Still, it was one of the first instances of recurrence in my life. I’m not sure if this happens to everyone, but occasionally, there are things in my life that seem to want to be noticed and appreciated. Stuff that seems interesting, but hangs out in the background until I’m ready to “discover” it. I went through several minor phases with comics until I met Shawn and he made me a convert. I liked a lot of Springsteen songs before I realized they were all by one guy. Stuff like that. In hindsight, patterns emerge. When I found that audiobook, my first thought was, “Wow, there’s a book, too?” I was young, guys.

I blasted through The Hitchhiker’s Guide to the Galaxy, The Restaurant at the End of the Universe, and Life, the Universe, and Everything in days. They were read by Douglas Adams himself, and I thought that was so cool. I tell people I’m not into British comedy, but this was evidence against that. I loved Adams’ wry way of reading, and I found myself laughing out loud at stuff about towels and whales and fjords. (Speaking of recurrence: I had a preschool teacher who was obsessed with sci-fi and fantasy; after I graduated to kindergarten, she and my Mom remained friends and she would come over sometimes and read the Narnia books to me. Sometimes, we’d go to her house, and I remember she had a stack of to-read books, and on the top was So Long, and Thanks for All the Fish. Patterns, seriously.)

In the days before Wikipedia, we got knowledge more slowly, so I didn’t even know there was a BBC miniseries for years. Maybe Tracey told me. Back then, she was nerdier than me, by which I mean she liked both Star Trek and Star Wars, and I was Trek only. She also had swords. Anyhow, by the time I found out about the miniseries, I was living in my studio apartment down the road from the rooming house, and I had an actual Blockbuster card. Things were pretty sweet by the time I turned 21. One of the coolest things about the miniseries was the cover of the actual Hitchhiker’s Guide, because it had the words “DON’T PANIC!” in large, friendly letters on the cover. I loved the font.

Recurrence: years later, I discovered that my friend Kenny – who is the master of most things uber-geeky – was deep, deep into Hitchhiker’s Guide. He furnished me with a track from the original radio series called “Marvin, I Love You.” It’s one of the best songs sung about or for a gloomy robot. I’m listening to it right now, and it’s just the best. It makes me miss Kenny, and happy that I know him.

The Internet exists now, of course, and of all the lunatic nerd-things that people get into, Hitchhiker’s Guide is one of the most pervasive. Of course, some of my other nerd interests are huge. I’m not sure that the Internet could exist without Star Trek, and Mario games are huge, and my love of MST3K is large enough and the fandom is niche enough for it to actually give me some nerd cred.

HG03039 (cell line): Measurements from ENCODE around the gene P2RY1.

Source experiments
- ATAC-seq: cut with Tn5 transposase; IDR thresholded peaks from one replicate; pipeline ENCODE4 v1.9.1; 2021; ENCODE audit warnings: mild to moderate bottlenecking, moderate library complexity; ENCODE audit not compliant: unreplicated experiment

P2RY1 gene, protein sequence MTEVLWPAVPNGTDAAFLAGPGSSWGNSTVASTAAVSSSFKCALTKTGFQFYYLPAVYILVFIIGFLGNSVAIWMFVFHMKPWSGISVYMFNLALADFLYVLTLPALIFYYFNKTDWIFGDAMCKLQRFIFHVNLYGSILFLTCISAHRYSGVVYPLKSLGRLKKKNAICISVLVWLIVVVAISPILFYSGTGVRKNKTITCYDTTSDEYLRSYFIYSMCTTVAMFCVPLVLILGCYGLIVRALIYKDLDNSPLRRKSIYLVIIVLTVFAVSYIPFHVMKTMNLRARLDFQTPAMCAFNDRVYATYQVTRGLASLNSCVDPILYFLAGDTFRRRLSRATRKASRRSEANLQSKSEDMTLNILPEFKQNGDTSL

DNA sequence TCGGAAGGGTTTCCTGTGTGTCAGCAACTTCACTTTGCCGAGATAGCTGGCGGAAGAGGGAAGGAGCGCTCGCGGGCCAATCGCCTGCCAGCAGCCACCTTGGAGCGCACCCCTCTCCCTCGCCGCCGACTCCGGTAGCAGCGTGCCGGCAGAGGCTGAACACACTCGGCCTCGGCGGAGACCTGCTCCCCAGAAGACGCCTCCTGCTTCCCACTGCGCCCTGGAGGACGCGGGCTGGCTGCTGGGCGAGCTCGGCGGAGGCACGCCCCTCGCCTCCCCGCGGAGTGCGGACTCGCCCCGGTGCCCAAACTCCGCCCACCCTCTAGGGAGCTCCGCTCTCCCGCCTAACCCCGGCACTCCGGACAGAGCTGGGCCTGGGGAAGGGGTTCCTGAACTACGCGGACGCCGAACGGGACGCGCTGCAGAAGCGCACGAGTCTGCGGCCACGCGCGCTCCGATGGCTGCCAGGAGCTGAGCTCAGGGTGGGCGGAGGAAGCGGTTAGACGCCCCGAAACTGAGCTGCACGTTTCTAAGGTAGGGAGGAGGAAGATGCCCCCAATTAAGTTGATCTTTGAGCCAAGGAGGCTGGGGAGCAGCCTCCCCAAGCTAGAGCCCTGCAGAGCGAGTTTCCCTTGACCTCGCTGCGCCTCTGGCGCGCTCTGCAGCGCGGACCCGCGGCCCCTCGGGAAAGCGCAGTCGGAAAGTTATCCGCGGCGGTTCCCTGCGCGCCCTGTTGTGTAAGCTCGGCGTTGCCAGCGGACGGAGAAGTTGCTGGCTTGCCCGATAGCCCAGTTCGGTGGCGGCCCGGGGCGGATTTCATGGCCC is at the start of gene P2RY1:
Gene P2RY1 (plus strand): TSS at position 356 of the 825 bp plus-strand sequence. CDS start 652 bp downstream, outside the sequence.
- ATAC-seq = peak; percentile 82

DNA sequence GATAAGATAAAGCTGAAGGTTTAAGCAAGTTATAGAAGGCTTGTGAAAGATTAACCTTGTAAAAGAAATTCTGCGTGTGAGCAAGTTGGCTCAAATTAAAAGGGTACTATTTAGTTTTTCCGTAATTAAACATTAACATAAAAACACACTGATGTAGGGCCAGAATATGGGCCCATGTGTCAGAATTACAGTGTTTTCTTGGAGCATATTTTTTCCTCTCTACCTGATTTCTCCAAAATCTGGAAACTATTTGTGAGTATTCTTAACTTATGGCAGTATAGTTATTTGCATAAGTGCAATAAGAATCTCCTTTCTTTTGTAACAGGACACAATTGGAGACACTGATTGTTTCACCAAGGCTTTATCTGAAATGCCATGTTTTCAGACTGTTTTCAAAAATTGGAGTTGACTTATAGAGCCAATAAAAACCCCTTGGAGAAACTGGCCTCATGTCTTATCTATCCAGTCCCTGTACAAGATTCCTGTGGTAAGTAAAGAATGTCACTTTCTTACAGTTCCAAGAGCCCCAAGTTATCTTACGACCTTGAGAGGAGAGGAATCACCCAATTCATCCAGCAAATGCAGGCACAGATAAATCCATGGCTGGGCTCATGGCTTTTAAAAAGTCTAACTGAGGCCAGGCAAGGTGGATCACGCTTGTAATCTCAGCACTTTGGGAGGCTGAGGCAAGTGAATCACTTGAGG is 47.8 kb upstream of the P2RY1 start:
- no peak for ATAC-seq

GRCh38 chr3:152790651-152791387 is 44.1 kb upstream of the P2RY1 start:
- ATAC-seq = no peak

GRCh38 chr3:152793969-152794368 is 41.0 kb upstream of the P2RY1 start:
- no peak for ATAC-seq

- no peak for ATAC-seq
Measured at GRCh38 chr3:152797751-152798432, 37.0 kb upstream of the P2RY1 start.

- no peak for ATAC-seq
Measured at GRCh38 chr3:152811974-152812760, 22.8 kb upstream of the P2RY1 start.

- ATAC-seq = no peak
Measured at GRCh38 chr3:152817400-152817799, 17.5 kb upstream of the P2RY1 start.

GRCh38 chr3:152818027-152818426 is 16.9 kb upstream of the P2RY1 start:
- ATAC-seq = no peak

But Hitchhiker’s Guide? I mean, it’s geeky, it’s huge but small, and it’s British. I mean, this makes up for me not getting into Doctor Who, right? Maybe?

When I heard Kelly the Wonder Tattooer, a really hoopy frood, was coming back into town, I knew that I needed something nerdy. Not Disney nerdy, though because that’s not Kelly’s bag. He’d loved doing my Tom Servo, and he ... I remember him liking my Trek badge. And oh my God, was he all over my steampunk Dr Pepper. Hitchhiker’s Guide fit neatly into the camp of stuff I thought he’d like doing, but I absolutely did not want that planet with the tongue sticking out that’s on the covers of the books. (ImprovBoston’s old mascot, The Goon, also has a tongue sticking out, because that’s wacky! I got a giant leg piece of two fat, dead comedians just so I wouldn’t have to make The Goon my theater tattoo). Then it occurred to me: DON’T PANIC! Well, there’s a motto to live by. And a hidden “42,” because obviously.

I showed up today at noon and he positioned the stencil halfway between my Drive-By Truckers one (“It’s great to be alive” written beneath my Cooley bird) and my Tom Servo, a bridge between the profound and the highly geeky. I won’t go into the pain because it’s almost always the same: highs and lows and spikes of adrenaline. Shawn showed up right before and took videos and pictures and the whole thing was done in an hour. I have been assured that the letters are orange gradating into yellow, with some green highlights to make them pop. My colorblindness will prevent me from discerning all of that, because citrus colors are my weakness. Basically, I did this for y’all.

And now: maxin and relaxin at home for awhile, because when I exert on days I get tattoos, badness happens and I cry. Of course, I did just write a 1.5K essay about my love of a British novel that’s probably shorter than this, which is almost, but not quite, entirely unlike relaxing. If you’ll excuse me, I need to go shower and wash this thing off. Now, where did I put my towel?